I have an ignorant question... (4, Interesting)

MobileTatsu-NJG (946591) | more than 2 years ago | (#40020447)

I've heard before that the higher the range of frequency, the harder it is for signals to penetrate things like walls. If we keep advancing along these lines, could this potentially ease our troubles with wifi-over-saturation because we won't be picking up our neighbors' signals?

Re:I have an ignorant question... (1)

Githaron (2462596) | more than 2 years ago | (#40020525)

I've heard before that the higher the range of frequency, the harder it is for signals to penetrate things like walls. If we keep advancing along these lines, could this potentially ease our troubles with wifi-over-saturation because we won't be picking up our neighbors' signals?

I already have trouble get wi-fi through the whole house without multiple APs. You must be living in an apartment or something.

Re:I have an ignorant question... (1)

MobileTatsu-NJG (946591) | more than 2 years ago | (#40020685)

Yes, you're exactly right. It happens at my office, too. We have so many hotspots nearby that I have gotten a stability boost by telling it not to auto-change channels.

Any suggestions on how I might be doing it wrong would be appreciated. This is not my area of expertise.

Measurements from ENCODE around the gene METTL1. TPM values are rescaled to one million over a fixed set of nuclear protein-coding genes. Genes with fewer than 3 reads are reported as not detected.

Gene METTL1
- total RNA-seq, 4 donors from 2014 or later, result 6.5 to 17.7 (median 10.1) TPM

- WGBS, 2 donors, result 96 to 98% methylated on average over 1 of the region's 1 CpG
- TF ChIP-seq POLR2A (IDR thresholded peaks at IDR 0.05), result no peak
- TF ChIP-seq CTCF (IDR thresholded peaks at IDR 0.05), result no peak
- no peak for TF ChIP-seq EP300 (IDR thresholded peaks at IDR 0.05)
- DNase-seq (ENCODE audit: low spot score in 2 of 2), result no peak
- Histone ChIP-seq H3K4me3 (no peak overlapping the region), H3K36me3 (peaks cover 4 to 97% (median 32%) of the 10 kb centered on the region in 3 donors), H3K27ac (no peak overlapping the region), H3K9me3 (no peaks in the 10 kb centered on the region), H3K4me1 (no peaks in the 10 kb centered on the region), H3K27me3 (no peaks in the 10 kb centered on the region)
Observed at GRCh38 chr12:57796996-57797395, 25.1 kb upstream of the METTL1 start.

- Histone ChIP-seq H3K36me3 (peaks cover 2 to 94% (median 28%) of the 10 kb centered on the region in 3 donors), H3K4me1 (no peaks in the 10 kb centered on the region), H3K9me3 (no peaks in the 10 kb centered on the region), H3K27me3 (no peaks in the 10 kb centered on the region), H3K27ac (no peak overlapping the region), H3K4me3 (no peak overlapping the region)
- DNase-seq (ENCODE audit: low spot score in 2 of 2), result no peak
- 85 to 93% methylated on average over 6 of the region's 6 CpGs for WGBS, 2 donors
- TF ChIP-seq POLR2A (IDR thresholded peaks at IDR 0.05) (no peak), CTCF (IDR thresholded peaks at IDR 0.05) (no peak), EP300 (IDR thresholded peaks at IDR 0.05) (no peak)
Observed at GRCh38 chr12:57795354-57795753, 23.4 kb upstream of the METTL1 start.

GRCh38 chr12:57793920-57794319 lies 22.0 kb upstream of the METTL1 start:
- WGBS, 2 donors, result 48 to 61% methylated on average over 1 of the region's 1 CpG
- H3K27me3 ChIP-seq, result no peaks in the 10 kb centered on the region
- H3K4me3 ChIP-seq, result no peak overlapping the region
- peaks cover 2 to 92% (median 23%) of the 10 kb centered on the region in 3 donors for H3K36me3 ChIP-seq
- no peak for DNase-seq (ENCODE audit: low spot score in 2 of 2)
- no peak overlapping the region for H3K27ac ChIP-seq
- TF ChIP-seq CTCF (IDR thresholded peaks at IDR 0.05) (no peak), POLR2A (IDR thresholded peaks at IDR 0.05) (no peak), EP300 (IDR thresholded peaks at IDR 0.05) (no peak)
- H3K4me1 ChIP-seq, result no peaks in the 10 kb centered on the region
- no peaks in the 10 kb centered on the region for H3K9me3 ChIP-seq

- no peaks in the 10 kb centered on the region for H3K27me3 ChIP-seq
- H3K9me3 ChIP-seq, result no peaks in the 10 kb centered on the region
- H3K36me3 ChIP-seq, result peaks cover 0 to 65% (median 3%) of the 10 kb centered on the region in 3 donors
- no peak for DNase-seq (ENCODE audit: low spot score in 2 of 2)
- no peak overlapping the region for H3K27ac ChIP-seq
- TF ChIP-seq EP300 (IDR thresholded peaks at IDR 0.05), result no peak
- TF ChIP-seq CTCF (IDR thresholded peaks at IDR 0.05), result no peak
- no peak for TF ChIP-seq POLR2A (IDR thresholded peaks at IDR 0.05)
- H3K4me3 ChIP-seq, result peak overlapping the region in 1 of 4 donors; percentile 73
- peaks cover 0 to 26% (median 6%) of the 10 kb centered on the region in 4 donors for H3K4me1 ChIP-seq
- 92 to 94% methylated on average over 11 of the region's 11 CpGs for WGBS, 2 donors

Re:I have an ignorant question... (1)

AngryDeuce (2205124) | more than 2 years ago | (#40021631)

Yes, you're exactly right. It happens at my office, too. We have so many hotspots nearby that I have gotten a stability boost by telling it not to auto-change channels.

Same here. At any given moment there are literally 35+ wireless networks within range of my wireless devices, so many that the automatic channel-changing was degrading performance because 2/3 of the routers in the building chase each other across every channel all day long. I've actually fired up my wifi sniffing ap on my phone to show people out of pure amusement; watching it in real time is like watching some sort of competitive sport. It's not even just residential signals, either...there is a strip mall right behind my complex so I pick up half of their networks, as well.

In the end all I could do is hard-line everything in the apartment, despite how much of a pain in the ass it is to do that in an apartment where you can't drill holes in the walls. Everything that can't be hard-lined has to run via 3/4G, otherwise you're surfing at dial-up speeds.

There really needs to be some sort of standard method of channel negotiation the router manufacturers can come up with to prevent that kind of crap. I honestly don't know what else they're going to do, short of moving to entirely new bands constantly, but even doing that is only a temporary solution, as the 5 GHz band is just as cluttered as the 2.4 GHz band in this building. There is 100 units within a few hundred feet of each other here...

Re:I have an ignorant question... (2)

jandrese (485) | more than 2 years ago | (#40021785)

Well, it's not exactly legal, but you could tell all of your wireless gear that you are Japanese and switch over to channel 14. You'll be stepping on radiolocation beacons, but those shouldn't be around in the middle of a city anyway.

Re:I have an ignorant question... (1)

MobileTatsu-NJG (946591) | more than 2 years ago | (#40022027)

Would those radio location beacons be the sort of thing that airports would find useful?